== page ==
Pint-SlayerAvatars of War Dwarf Berserker conversion, completed April 2009
This is the very first model from Felix Paniagua's Avatars of War line and still one of my favorites. I liked it so much that I pre-ordered two from Spain within days of seeing the green putty original online. The model bears a striking (and presumably intentional) resemblance to a dwarf [troll]slayer from Warhammer and I fully intended to play up that similarity. The quality of the sculpting is such that I didn't actually need to convert the model, but I have a problem leaving things well enough alone, so some modification was bound to happen.
I generally recommend developing a clear idea of how you want a converted model to look before actually making any changes. Most times I follow my own advice, but occasionally (as was the case here) the concept changes during the conversion process: a piece might not fit well, a pose looks strange, you have a better idea, or you simply change your mind. I'd originally planned to swap this model's right-hand axe for another weapon and re-pose the left arm. I actually had a new weapon converted and ready to go when I decided the position of his right arm looked like he was raising a drink and that was that - I needed to give him a pint of beer.
I really like the stock axe in his left hand, but it seemed overly thick (presumably a concession to casting). I had only intended to replace the blade with ABS plastic, but I kept hacking at it until I had effectively built a whole new axe. The only part I kept was the dragon from the back of the axe-head, and I cut a wedge out of that to make it thinner. The axe blade itself is patterned off Gotrek's axe blade from the GW Slayer novels [started] by Bill King with a square haft like Gimli's axes in the Lord of the Rings films.
I tried to use the existing hands, but neither quite fit the pose I was working toward, and I ended up re-sculpting both to a certain extent. I'm pleased to say these are my first sculpted (non-bionic) hands/fingers. I was able to use the existing model's hands as an example, so I think they came out pretty well, and it didn't hurt that they're fairly large.
I added two elements to the base that I think fit the model well - a dragon skull (since "dragon-slayer" is one of the honorifics slayers earn as they improve/fail to get themselves killed) and a bit of fabricated dwarven stonework lifted from a piece of Warhammer Online concept art (which I consider an homage rather than plagiarism). The rune (of striking) hammered into the forehead of the dragon skull was mostly to break up the big cranial dome I had to add to the basic dragon skull to make it touch the bottom of his boot; but it was conveniently left over from another project.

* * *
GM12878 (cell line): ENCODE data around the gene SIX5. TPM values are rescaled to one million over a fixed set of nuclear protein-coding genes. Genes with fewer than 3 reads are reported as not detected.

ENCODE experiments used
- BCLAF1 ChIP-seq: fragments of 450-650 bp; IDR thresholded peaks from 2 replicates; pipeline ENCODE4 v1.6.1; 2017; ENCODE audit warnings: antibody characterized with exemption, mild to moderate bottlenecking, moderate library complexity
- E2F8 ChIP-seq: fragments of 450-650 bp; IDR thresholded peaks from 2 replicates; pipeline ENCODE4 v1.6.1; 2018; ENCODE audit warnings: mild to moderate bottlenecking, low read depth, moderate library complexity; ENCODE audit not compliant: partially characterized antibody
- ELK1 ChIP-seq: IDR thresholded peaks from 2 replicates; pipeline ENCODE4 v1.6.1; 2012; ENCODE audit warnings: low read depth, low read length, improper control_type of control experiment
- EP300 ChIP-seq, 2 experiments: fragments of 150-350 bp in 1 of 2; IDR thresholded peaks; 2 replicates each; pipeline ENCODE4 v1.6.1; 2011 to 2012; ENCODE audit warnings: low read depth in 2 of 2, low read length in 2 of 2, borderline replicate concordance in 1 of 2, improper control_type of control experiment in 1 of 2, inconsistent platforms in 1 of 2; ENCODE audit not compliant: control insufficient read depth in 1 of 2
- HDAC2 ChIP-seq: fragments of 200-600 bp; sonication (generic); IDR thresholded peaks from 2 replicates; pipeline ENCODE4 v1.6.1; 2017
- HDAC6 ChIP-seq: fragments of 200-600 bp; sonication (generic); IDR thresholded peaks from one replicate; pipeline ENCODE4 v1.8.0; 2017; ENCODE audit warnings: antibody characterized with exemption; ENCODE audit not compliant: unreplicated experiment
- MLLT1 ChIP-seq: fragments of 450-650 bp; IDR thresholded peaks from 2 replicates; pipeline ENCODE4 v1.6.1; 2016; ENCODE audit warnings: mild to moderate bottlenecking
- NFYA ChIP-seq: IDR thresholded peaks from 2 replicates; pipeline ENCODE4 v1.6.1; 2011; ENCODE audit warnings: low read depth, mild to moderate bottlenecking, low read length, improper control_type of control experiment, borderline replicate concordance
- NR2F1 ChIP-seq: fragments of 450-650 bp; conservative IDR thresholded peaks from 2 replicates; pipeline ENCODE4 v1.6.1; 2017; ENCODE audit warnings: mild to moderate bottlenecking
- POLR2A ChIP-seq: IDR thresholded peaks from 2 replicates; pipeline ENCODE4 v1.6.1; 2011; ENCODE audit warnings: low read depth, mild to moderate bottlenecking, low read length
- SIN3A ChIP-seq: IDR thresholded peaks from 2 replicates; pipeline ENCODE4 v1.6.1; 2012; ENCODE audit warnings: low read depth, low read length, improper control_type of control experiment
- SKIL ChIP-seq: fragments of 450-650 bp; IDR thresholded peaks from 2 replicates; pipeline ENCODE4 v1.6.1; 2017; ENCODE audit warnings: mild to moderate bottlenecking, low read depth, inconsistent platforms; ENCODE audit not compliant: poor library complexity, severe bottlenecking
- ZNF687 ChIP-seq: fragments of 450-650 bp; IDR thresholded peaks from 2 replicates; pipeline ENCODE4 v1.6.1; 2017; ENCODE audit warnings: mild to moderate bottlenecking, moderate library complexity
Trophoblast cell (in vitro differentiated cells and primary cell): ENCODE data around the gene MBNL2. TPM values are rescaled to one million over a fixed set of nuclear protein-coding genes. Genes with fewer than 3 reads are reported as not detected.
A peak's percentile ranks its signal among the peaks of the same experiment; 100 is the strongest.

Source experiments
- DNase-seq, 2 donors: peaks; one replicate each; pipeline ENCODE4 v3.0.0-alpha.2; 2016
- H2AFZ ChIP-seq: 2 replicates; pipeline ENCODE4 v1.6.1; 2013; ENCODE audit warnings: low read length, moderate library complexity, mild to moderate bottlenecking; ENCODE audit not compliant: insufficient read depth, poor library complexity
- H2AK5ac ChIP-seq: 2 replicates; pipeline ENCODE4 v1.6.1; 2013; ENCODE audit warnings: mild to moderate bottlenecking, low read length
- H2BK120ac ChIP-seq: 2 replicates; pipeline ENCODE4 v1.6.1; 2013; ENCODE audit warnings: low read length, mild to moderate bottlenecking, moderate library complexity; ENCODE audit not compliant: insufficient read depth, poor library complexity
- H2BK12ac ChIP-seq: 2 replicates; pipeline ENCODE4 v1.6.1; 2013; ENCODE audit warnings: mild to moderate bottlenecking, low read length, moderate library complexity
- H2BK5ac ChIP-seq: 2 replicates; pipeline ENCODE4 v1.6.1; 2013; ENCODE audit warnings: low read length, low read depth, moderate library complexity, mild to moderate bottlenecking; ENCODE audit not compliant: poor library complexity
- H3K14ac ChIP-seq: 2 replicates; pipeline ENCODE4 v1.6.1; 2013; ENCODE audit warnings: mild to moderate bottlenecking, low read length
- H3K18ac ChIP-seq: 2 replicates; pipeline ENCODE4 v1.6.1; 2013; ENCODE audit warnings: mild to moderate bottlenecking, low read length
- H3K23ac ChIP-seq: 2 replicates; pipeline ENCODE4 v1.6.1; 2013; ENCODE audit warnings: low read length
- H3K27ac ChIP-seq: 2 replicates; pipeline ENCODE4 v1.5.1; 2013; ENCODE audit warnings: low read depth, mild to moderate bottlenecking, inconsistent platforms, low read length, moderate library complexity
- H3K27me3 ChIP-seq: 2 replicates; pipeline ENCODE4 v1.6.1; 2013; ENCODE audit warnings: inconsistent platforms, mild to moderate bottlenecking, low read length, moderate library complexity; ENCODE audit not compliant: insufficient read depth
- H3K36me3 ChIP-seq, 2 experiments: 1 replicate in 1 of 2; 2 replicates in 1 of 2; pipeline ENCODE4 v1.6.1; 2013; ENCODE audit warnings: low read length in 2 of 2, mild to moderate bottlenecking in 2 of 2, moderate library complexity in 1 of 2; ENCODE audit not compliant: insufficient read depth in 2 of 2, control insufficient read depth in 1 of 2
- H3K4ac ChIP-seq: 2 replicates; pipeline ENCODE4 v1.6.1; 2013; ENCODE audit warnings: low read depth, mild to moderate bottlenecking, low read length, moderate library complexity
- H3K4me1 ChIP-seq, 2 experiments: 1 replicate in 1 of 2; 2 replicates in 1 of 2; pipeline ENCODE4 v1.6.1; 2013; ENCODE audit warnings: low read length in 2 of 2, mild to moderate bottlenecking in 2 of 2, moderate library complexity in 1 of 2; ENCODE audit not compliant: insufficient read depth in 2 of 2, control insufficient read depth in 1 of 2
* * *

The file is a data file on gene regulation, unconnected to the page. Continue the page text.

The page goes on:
Thus the final, revised concept for this model is a slayer lifting a tankard of Bugman's amid the trophies and memorials of slayers past before returning to his own doom-seeking.
I usually paint a model's face first, and I was well into the base coats of the skin when I realized his left eye was a bit of a mess. I'm not sure if it was deliberately sculpted as an injury or if I just had a bad casting, but it wasn't really "eye-shaped". It was either give him an eye-patch (an idea I still like) or repair the eye. I decided to try the latter. I only set out to fix the right eye, but once I'd started it was hard to stop (typical for me), and eventually I had re-sculpted one eye, the nose, both cheekbones, and part of his moustache and sideburns. I wouldn't normally recommend doing any of this after you've starting painting as putty doesn't bond as well to paint as it does to bare metal or plastic, but it came out OK in this case.
For the first (and hopefully last) time ever, I ended up finishing this model in the hotel room just a few hours before the painting contest submission deadline. It was unpleasant to say the least. I don't know if it was painting away from the reassuring comfort of my workbench, the looming deadline, or something else, but every one of the final stages seemed to fight me. None of the highlights wanted to work, my blends were choppy, and my glazes literally removed previous layers of paint. I got it "done" in time, but I made two resolutions that day – 1. Never to paint in a hotel room before a contest again, and 2. Revisit (read: finish) this model's paint job under more controlled and less stressful conditions. I've held to the first easily enough, but the second hasn't quite happened yet. Yet.